Ladies of Literacy
UM has patented a larch-tree extract that protects food from disease-causing bacteria. Use of the wood extract has been licensed to Larex, Inc., a Minnesota-based company, and the new material may soon be protecting food supplies across America and around the world.
Jon A. Rudbach, UM assistant vice president for research and economic development, says the extract comes from juice produced from the compressed wood of western larch trees, which are prevalent across the Northwest especially the Libby area. The extract contains a chemical called arabinogalactan, which was found by a UM lab to suppress the growth of salmonella and E. coli bacteria on chicken and beef.
This extract has only a little flavor or color, Rudbach says. It reduces pathogenic bacteria and helps preserve food. Moreover, the material already has gone through a series of tests and is classified as Generally Regarded as Safe GRAS by the Food and Drug Administration.
The U.S. patent Reduction of Pathogenic Bacteria in Food Products was issued April 3. The patents inventor is retired Professor Emeritus Geoffrey Richards, who directed UMs Shafizadeh Wood Chemistry Lab from 1985 to 1995. An Australian citizen who was born in England, Richards has 15 patents from his time working in UM labs.
We have demonstrated that, when you take chicken and rinse it with a solution of this larch extract and then expose the chicken meat to salmonella, the subsequent growth of the salmonella is very much slowed, Richards says. The larch extract solution can protect chicken from contamination by the dirty surfaces that can occur in kitchens and in other food-processing areas. We also did a second experiment with fresh beef and E. coli contamination. Again, the growth of the E. coli on the infected beef was suppressed.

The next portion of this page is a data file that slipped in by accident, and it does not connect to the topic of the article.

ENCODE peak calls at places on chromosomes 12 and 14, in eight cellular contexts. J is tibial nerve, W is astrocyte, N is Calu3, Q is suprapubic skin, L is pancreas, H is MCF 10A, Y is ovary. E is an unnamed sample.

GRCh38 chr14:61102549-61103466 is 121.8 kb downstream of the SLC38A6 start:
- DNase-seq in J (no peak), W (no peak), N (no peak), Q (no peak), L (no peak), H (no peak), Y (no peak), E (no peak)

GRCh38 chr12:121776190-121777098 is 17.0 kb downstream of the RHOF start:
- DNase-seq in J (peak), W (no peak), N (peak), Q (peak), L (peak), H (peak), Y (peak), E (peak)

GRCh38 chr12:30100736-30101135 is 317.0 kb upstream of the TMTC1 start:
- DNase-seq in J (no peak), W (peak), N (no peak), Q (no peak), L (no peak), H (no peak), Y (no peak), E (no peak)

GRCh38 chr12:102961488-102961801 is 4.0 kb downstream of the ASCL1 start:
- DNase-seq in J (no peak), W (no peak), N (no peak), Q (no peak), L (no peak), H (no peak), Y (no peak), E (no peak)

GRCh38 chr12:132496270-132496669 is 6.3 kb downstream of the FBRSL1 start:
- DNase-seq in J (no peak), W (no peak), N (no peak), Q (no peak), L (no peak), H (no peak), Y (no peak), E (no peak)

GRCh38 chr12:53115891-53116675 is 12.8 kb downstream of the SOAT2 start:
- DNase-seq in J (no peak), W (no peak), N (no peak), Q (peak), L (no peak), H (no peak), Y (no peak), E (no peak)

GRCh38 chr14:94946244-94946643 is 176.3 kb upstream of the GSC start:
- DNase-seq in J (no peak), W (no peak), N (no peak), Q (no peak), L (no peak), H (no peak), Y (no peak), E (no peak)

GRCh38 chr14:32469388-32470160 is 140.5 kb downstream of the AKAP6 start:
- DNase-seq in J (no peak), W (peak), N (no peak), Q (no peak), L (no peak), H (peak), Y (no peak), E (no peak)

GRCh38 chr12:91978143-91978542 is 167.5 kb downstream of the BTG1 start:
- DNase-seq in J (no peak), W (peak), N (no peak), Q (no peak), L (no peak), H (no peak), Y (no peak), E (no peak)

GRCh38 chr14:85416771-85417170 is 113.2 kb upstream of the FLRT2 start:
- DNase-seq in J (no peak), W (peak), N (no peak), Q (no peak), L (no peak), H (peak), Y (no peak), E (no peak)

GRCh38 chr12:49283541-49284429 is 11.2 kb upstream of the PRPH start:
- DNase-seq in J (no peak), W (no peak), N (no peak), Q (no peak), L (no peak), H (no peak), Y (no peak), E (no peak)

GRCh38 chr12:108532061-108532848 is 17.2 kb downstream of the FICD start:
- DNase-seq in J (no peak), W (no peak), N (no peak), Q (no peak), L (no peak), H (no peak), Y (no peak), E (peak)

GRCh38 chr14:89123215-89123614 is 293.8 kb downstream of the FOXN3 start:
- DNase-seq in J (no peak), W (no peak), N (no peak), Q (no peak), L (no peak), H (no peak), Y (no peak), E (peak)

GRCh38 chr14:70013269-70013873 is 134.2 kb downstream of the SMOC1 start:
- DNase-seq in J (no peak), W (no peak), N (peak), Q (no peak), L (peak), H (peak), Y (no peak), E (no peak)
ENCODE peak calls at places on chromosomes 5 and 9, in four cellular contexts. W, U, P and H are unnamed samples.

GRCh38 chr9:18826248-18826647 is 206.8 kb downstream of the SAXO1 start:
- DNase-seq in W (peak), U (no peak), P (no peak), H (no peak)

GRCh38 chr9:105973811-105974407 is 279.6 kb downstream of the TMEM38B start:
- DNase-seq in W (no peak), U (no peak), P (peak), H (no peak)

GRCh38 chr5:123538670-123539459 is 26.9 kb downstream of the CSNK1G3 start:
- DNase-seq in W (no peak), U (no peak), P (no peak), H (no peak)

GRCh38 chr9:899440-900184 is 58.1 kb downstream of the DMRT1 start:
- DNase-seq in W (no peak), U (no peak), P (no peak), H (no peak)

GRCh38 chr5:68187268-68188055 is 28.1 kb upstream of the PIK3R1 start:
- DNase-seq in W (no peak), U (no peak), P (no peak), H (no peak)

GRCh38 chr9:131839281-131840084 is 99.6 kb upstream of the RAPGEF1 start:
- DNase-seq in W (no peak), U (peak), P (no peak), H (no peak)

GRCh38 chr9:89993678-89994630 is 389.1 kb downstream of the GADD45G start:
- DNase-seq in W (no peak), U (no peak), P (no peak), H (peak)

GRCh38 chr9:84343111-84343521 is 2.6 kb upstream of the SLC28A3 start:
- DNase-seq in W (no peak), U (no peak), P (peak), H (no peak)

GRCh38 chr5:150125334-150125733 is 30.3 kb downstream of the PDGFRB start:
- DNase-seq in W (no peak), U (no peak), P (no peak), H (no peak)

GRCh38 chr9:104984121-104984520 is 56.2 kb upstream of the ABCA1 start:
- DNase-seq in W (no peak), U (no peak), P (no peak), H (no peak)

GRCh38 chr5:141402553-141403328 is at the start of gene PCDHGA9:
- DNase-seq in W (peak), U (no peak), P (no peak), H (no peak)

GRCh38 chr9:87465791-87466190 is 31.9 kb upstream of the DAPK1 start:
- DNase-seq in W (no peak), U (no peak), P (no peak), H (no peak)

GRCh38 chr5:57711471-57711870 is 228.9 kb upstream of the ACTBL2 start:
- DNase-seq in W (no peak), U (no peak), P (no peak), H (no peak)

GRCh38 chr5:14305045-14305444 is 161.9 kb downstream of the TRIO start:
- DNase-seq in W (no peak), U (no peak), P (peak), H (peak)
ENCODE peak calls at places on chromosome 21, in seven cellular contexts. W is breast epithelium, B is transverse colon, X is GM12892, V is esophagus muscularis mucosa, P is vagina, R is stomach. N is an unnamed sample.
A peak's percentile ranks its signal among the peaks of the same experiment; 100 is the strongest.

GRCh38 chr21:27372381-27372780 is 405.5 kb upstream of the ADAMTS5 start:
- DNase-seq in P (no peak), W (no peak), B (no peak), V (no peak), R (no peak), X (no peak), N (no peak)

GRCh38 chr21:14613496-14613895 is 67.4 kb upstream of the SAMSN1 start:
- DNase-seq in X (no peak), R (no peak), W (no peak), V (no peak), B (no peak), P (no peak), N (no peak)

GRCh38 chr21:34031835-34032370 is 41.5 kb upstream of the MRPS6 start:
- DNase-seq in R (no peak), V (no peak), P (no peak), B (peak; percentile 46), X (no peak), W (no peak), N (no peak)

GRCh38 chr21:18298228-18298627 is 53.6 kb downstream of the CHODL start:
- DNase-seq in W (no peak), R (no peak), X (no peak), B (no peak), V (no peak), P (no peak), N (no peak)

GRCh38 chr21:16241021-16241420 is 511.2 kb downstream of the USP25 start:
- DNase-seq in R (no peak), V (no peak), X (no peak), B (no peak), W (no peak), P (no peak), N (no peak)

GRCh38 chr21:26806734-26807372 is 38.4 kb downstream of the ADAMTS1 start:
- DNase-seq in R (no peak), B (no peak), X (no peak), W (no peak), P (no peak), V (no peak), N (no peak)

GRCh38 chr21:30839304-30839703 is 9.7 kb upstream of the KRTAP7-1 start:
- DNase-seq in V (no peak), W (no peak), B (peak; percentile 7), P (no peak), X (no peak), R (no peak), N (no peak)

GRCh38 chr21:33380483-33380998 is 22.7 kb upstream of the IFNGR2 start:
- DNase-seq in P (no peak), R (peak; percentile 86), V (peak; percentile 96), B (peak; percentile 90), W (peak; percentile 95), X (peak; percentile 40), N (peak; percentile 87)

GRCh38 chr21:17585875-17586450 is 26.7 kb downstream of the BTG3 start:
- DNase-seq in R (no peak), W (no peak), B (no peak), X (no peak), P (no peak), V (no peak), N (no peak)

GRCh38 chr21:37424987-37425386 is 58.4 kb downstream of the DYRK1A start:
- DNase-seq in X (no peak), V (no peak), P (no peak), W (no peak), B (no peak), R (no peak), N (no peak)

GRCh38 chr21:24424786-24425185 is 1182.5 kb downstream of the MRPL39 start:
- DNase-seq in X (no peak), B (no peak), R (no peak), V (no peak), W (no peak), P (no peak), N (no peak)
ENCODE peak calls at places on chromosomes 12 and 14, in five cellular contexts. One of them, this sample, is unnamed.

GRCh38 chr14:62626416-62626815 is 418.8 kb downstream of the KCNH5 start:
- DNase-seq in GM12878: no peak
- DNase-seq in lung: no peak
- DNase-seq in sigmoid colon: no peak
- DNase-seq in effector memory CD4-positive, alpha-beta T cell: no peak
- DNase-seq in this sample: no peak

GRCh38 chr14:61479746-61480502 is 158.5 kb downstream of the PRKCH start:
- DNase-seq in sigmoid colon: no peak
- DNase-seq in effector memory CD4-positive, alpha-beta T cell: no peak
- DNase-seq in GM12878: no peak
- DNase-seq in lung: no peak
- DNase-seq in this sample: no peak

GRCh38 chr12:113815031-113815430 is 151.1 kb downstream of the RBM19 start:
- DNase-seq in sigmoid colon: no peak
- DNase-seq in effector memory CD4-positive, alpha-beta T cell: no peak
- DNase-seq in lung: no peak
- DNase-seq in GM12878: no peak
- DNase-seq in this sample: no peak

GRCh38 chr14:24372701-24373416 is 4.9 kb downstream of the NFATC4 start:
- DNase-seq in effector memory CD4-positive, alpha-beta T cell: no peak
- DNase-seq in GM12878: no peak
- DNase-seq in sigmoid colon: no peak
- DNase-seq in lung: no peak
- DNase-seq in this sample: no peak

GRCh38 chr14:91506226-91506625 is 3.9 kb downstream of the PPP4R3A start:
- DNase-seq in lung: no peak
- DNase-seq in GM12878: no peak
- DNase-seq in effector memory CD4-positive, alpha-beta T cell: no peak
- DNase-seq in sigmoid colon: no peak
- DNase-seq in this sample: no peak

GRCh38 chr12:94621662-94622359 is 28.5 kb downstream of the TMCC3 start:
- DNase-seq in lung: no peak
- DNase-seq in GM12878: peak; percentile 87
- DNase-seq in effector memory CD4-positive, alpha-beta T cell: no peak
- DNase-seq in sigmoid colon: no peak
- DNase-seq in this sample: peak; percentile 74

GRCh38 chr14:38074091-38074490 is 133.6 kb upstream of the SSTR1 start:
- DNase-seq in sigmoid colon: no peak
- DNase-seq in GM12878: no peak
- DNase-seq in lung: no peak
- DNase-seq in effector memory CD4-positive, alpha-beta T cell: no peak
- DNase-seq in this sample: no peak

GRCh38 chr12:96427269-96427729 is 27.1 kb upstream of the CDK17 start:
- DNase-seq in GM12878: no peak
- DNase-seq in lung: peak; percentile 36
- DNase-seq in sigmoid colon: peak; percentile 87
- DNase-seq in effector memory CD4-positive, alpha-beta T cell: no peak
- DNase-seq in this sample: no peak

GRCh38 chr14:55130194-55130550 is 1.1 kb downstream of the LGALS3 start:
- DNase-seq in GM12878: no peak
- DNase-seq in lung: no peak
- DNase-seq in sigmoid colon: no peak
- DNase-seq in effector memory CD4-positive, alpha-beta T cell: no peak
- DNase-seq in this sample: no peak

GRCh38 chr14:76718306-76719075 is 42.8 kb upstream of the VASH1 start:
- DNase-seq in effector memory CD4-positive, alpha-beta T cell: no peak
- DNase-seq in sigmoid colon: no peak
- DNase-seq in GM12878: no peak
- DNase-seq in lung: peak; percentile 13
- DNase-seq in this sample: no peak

Sandy Bigelow, Larex vice president for research and development, says his company started manufacturing the larch extract in 1996 for use as an emulsifier and stabilizer in the food, feed and cosmetic industries. He says arabinogalactan, or AG, has not been used to protect food in the past.
Larex is headquartered in St. Paul, Minn., with a manufacturing plant in Cohasset, Minn. The company uses western larch trees taken from the Libby area. The company generally processes larch butts the bottom 10 to 15 feet of larch trees that arent used by the timber industry.
Besides the Northwests western larches, the only other trees with lots of AG are Russian Siberian larch trees. Bigelow says Larex might need a second processing facility based in western Montana if demand for AG products increases.
Rudbach says the University now has 18 patents with another seven pending for products or processes produced in UM labs. He says commercialization of UMs intellectual properties has accelerated since 1995, when the University had only two patents.
As part of the licensing agreement for our patents, money changes hands because the University and inventor want to get something out of their work, Rudbach says. Since 1995, when we started actively commercializing UM technologies, what we call technology transfer our revenues from our intellectual properties has increased tenfold.